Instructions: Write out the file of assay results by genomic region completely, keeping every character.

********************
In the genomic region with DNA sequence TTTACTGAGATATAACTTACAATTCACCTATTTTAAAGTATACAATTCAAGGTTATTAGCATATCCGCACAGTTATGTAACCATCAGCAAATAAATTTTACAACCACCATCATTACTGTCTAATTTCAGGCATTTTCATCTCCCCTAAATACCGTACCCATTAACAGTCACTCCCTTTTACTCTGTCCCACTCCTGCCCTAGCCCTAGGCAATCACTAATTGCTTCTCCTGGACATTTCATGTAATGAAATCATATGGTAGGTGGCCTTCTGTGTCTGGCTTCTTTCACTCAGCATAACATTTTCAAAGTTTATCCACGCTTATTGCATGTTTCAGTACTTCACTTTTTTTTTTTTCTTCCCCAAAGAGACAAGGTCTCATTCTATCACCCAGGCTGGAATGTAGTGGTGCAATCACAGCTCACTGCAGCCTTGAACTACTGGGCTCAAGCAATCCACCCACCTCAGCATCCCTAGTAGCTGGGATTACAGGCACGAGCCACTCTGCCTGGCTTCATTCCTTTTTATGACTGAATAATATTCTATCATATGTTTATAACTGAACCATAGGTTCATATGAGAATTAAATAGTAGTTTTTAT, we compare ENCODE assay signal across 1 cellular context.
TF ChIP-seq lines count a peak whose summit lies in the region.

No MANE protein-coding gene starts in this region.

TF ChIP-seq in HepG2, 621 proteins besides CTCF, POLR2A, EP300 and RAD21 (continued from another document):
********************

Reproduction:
In the genomic region with DNA sequence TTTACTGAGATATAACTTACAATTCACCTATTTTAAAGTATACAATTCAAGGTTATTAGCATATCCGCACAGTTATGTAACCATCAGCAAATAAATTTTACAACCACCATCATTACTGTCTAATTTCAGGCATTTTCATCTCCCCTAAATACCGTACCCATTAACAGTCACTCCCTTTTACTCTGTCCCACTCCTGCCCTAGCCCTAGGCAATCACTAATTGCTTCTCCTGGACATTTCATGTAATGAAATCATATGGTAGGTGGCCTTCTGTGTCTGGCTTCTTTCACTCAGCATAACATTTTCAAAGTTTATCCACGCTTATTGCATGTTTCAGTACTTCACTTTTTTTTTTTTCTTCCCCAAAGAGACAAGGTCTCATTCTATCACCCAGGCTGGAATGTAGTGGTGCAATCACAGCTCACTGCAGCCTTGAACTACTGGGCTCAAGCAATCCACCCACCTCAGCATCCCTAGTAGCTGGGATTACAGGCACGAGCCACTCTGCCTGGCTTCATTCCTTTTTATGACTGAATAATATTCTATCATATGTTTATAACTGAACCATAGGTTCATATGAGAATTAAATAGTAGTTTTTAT, we compare ENCODE assay signal across 1 cellular context.
TF ChIP-seq lines count a peak whose summit lies in the region.

No MANE protein-coding gene starts in this region.

TF ChIP-seq in HepG2, 621 proteins besides CTCF, POLR2A, EP300 and RAD21 (continued from another document):